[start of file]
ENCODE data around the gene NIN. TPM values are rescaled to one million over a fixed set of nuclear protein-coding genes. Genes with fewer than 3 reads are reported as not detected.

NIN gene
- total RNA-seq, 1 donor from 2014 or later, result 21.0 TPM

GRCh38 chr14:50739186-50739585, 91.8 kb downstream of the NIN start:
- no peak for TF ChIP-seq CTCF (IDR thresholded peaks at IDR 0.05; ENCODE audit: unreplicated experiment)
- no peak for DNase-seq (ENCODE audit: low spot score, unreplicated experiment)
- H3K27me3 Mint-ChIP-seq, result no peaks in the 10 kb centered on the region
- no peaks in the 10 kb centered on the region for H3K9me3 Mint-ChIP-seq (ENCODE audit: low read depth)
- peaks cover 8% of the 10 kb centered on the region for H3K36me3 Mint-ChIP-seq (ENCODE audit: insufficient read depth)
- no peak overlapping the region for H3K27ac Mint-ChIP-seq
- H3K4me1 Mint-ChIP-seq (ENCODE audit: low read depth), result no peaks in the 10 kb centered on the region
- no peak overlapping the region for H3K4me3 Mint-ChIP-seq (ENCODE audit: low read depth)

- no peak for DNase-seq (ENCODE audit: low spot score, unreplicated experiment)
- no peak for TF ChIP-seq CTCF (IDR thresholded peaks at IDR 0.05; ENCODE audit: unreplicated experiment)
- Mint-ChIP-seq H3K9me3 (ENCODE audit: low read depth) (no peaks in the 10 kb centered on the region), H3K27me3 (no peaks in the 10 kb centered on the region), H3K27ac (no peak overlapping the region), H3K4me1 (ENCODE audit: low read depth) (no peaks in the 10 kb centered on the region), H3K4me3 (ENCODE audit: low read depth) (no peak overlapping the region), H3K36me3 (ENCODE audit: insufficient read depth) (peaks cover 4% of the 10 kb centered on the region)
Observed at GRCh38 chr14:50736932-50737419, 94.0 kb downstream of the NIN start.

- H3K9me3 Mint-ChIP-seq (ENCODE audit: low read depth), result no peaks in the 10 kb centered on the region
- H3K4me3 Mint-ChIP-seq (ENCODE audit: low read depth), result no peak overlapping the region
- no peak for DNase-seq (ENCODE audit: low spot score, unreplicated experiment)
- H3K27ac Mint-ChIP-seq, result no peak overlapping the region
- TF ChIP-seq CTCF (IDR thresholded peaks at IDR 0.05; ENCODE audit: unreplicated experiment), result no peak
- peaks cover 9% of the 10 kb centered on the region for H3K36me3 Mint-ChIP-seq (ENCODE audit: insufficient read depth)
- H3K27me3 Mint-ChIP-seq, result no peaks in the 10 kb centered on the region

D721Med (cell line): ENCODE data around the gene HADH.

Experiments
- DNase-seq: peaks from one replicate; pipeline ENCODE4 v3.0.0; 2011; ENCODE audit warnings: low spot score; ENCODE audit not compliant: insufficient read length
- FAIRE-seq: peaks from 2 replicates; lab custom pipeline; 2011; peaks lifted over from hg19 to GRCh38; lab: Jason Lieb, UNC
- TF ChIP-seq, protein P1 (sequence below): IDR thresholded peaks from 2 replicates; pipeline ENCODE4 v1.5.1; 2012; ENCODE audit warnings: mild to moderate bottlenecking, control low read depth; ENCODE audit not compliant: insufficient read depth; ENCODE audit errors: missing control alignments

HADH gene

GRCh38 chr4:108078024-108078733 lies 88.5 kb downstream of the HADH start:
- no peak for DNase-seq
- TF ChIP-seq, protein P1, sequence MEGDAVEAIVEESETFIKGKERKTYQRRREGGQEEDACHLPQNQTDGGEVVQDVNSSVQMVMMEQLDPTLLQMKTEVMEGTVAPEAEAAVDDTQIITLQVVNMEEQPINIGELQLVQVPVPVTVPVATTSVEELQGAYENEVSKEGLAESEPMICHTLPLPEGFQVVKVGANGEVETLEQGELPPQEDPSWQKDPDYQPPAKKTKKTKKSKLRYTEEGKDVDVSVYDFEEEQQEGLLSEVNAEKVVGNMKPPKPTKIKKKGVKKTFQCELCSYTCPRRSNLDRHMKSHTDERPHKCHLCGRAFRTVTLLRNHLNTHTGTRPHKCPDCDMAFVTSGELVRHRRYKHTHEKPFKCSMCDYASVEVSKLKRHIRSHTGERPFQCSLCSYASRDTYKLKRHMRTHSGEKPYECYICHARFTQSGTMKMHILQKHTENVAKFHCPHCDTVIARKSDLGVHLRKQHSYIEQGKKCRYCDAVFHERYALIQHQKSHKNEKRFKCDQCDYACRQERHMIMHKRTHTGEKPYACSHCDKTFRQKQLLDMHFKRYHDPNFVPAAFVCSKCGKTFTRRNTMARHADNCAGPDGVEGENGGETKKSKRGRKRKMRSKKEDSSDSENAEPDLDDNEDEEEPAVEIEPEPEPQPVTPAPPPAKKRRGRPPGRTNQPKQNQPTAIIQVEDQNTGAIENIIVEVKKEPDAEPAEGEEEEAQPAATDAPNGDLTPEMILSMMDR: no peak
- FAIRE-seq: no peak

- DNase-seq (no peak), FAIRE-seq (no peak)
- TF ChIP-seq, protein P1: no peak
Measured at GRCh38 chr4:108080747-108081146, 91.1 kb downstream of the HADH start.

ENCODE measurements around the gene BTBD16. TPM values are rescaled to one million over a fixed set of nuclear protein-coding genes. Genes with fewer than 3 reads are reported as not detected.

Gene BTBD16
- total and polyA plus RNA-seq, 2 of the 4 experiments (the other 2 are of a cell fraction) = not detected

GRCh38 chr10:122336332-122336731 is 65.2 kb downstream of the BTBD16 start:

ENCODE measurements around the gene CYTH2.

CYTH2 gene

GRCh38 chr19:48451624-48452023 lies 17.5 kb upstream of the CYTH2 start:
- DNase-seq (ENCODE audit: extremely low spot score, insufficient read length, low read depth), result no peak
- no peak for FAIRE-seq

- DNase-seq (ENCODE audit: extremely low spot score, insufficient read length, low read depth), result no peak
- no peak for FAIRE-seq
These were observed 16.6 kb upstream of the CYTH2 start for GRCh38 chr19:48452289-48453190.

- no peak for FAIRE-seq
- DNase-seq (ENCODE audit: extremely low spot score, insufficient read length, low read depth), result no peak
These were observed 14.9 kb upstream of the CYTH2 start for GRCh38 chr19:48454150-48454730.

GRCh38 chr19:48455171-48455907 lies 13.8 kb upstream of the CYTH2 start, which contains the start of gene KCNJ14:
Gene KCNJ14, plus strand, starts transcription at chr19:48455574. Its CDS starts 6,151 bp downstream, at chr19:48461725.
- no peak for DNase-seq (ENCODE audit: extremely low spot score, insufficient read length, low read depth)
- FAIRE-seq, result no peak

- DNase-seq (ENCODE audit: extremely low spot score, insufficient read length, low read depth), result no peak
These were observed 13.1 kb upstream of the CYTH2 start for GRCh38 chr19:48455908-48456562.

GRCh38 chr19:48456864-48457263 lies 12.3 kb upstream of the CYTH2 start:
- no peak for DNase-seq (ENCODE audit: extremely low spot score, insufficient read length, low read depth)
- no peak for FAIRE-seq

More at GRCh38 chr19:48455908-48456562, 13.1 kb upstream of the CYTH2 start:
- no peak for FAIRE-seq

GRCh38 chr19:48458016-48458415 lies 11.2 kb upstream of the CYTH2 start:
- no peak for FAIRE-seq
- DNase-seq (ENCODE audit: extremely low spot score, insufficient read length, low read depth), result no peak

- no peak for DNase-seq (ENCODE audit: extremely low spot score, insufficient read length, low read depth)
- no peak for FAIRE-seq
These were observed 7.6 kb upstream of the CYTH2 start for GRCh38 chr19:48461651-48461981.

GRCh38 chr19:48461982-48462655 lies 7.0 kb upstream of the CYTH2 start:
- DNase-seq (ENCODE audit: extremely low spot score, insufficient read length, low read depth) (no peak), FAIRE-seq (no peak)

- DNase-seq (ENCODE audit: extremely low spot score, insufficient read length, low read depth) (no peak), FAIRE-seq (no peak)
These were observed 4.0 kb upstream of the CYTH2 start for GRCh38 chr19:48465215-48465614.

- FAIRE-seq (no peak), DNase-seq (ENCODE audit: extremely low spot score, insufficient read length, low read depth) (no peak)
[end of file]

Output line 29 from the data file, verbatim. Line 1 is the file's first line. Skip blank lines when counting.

HADH gene